BAWAG

From Wikipedia, the free encyclopedia
Jump to: navigation, search
Bank für Arbeit und Wirtschaft AG
Type Private
Industry Finance and Insurance
Founded 1922
Headquarters Vienna, Austria
Key people Ewald Nowotny, Chairman of Management Board
Products Commercial banking, Investment banking, Private banking, Asset management
Revenue 56,271 mn (2004, as part of the merged BAWAG P.S.K.)
Employees ~6.280 (2004, as part of BAWAG P.S.K.)
Website BAWAG and PSK website
BAWAG headquarters in the Seitzergasse in the first Viennese district Innere Stadt

BAWAG (German language: Bank für Arbeit und Wirtschaft) is a bank in Austria. On October 1, 2005, it merged with the separate Österreichische Postsparkasse (P.S.K.) to form the "Bank für Arbeit und Wirtschaft und Österreichische Postsparkasse AG", shortened as BAWAG P.S.K.. The Austrian company BAWAG is owned by the American company Cerberus Capital Management.

History[edit]

Old logo of BAWAG before 2007

Bank für Arbeit und Wirtschaft[edit]

BAWAG was founded in 1922 by the Austrian Chancellor Dr. Karl Renner as the Arbeiterbank (Austrian Worker's Bank), not so much to extend favourable terms of credit to ordinary people, but to spare them to resort to more capitalist institutions (cit. Renner). Socialist trade unions and the Großeinkaufsgesellschaft für österreichische Consumvereine (Austrian consumer associations procurement company) each hold a 40% stake in the bank. However, because of those close ties to the Social Democratic Party of Austria (SPÖ) and labour unions, BAWAG was forced to close in 1934 by the Austro-fascist government of Chancellor Engelbert Dollfuß. It resumed its operations after the end of World War II in 1947.

In 1963, it took the name of Bank für Arbeit und Wirtschaft AG (BAWAG, translatable as "Bank for Labour and Business"). The bank continued to have close relations to social democratic party SPÖ and the unions. The Austrian Trade Union Federation (ÖGB) retained 70% of the shares, the other 30% were held by the Konsum retail cooperative chain. In the 1970s, popular products were the Kapitalsparbuch (Capital Sparing account) and the Betriebsratskredit. At the same period, the bank actively used its finances to sponsor the promotion of Austrian contemporary art and culture. The BAWAG Foundation was established in 1974 with the goal of making art as accessible as possible to all people.[1]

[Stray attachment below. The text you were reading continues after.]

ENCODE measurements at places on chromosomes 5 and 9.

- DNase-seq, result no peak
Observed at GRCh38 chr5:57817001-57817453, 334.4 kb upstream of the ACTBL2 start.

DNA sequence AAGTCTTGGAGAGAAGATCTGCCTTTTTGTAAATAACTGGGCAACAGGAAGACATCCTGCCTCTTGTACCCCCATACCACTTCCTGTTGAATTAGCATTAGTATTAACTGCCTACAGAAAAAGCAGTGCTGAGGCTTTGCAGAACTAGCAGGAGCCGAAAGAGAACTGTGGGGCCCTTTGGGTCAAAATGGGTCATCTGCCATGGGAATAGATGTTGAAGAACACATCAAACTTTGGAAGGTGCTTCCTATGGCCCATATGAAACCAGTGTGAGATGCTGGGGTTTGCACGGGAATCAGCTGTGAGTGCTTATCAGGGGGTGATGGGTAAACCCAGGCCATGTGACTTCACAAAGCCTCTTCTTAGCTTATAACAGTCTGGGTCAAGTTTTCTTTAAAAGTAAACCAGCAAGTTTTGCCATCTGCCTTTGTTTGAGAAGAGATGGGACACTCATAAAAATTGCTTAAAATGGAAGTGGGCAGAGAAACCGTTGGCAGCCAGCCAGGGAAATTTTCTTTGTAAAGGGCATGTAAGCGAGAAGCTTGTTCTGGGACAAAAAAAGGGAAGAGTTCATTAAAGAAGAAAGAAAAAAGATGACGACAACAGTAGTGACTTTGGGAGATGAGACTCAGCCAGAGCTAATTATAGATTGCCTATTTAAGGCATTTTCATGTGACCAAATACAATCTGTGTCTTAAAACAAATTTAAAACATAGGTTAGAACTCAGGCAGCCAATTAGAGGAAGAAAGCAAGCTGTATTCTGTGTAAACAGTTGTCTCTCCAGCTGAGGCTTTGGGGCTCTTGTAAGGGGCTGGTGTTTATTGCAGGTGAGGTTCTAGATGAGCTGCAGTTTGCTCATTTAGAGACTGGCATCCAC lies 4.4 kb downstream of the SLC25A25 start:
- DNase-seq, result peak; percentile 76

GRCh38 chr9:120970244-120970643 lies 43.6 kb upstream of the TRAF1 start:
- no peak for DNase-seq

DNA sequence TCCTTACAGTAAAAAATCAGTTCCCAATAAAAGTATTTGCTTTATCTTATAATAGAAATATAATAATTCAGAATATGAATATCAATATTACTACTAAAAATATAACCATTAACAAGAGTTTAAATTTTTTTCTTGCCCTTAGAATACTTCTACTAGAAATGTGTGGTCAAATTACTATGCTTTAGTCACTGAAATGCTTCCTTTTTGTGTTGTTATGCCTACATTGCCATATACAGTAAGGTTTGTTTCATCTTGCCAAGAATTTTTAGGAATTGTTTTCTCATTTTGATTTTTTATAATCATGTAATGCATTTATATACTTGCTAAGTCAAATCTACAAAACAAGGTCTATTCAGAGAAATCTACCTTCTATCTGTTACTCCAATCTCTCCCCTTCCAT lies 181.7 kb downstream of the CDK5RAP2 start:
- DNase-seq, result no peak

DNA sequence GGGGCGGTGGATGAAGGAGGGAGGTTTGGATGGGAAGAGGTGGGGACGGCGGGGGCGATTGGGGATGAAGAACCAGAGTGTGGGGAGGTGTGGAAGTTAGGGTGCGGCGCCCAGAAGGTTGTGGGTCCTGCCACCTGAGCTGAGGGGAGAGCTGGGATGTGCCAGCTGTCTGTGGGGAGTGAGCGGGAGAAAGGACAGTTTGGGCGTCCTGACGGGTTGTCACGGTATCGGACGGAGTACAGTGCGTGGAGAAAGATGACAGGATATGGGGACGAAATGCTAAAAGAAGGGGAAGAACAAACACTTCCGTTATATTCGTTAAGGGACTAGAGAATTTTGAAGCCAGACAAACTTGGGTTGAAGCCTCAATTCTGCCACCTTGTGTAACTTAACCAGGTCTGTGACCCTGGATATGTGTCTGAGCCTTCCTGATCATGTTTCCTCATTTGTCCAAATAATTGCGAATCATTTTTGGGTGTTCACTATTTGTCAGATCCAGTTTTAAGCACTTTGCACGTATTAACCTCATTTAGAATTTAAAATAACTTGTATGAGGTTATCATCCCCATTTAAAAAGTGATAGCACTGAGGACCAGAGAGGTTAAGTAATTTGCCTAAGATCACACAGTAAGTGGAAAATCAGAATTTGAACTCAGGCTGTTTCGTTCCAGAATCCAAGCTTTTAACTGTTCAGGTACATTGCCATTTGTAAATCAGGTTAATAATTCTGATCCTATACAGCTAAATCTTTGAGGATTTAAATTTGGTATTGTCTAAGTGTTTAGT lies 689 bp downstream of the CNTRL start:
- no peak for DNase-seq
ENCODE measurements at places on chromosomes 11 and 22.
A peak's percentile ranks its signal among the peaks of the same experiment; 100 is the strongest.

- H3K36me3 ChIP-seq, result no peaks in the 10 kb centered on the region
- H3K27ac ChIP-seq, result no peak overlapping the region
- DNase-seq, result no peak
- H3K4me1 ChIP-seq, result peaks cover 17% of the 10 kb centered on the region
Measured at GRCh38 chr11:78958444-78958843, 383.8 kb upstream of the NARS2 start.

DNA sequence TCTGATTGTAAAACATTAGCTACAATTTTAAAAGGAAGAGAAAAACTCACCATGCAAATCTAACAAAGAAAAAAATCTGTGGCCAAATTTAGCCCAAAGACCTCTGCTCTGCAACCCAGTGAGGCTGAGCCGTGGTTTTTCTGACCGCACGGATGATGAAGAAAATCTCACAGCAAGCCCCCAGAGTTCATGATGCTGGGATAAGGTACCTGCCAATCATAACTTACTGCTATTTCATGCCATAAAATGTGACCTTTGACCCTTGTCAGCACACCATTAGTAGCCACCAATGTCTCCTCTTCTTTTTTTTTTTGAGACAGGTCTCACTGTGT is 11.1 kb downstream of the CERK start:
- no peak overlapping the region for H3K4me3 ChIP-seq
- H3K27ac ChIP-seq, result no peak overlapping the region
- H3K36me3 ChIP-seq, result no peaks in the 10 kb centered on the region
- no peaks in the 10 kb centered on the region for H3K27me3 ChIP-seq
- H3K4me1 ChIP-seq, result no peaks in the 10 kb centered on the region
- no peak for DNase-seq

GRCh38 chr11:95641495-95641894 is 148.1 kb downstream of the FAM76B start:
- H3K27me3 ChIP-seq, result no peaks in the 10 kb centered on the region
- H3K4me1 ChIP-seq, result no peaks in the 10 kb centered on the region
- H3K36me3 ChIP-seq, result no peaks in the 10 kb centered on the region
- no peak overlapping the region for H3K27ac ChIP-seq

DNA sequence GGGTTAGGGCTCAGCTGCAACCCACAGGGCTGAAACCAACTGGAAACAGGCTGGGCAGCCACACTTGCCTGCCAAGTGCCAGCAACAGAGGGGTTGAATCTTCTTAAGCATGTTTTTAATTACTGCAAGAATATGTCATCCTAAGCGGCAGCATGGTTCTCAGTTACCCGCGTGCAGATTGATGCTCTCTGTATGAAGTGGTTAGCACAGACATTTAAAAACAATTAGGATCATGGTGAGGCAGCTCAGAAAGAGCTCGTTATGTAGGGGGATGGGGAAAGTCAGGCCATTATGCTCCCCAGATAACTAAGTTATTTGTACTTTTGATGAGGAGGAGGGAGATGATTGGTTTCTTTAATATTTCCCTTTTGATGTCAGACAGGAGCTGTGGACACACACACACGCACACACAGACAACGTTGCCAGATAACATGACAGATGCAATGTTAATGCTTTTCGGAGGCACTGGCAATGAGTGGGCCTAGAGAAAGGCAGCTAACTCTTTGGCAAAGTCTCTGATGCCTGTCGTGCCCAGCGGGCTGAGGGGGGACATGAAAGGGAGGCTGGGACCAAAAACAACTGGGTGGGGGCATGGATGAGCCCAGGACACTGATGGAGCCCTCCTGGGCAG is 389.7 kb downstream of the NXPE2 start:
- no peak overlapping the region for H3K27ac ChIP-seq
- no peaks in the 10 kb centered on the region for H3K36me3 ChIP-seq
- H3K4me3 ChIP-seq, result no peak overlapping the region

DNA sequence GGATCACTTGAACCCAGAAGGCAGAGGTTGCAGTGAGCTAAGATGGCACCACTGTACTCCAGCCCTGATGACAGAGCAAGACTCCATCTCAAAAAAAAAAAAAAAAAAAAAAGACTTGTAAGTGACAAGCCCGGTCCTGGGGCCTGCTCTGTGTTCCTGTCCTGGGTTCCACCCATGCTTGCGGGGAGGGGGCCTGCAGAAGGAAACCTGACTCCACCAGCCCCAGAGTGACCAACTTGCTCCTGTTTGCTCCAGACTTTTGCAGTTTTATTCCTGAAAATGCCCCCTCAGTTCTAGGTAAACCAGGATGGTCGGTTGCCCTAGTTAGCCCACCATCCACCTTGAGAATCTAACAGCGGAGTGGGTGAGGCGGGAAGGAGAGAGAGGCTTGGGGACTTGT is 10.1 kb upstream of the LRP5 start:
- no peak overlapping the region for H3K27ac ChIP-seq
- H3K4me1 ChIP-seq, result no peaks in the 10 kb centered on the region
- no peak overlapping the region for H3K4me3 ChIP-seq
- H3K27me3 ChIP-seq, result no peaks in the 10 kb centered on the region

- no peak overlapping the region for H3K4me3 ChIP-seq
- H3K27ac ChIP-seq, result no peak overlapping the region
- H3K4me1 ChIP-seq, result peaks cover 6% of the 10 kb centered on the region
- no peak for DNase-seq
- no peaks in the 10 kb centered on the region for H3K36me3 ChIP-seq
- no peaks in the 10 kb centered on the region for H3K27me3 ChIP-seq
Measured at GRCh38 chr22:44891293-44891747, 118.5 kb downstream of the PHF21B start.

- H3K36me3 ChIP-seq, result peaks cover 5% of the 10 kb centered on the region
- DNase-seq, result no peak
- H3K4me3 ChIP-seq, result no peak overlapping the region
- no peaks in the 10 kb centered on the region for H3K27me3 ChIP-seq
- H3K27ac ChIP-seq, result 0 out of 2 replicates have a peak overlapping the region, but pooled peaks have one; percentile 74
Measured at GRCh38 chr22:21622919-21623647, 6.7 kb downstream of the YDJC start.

In 1979, parliament amended the Austrian Banking Act (Kreditwesengesetz or KWG), which now allowed the operation of branch offices. The BAWAG experienced rapid expansion throughout Austria, from an existing network of 26 offices to 120 by 1982.

The shareholder Konsum went bankrupt in 1995, which sent shockwaves through the political landscape in Austria, especially for the social democrats. The Bayerische Landesbank bought the shares and increased its stake to 46%.

Merger to create BAWAG PSK[edit]

In 2000, BAWAG successfully took over a majority of shares of the Österreichische Postsparkasse (P.S.K.) bank, buying 74.82% of the shares from the government. In November 2003, the remaining 25.18% were bought up as well. The merger, which was not finalised until 2005, created the country's third-largest bank group with a balance sheet total of nearly 45 billion euros, 5000 employees, some 2000 outlets and over one million private customers (2000). The new BAWAG/P.S.K. Group now had the largest centrally managed sales network in Austria.[1]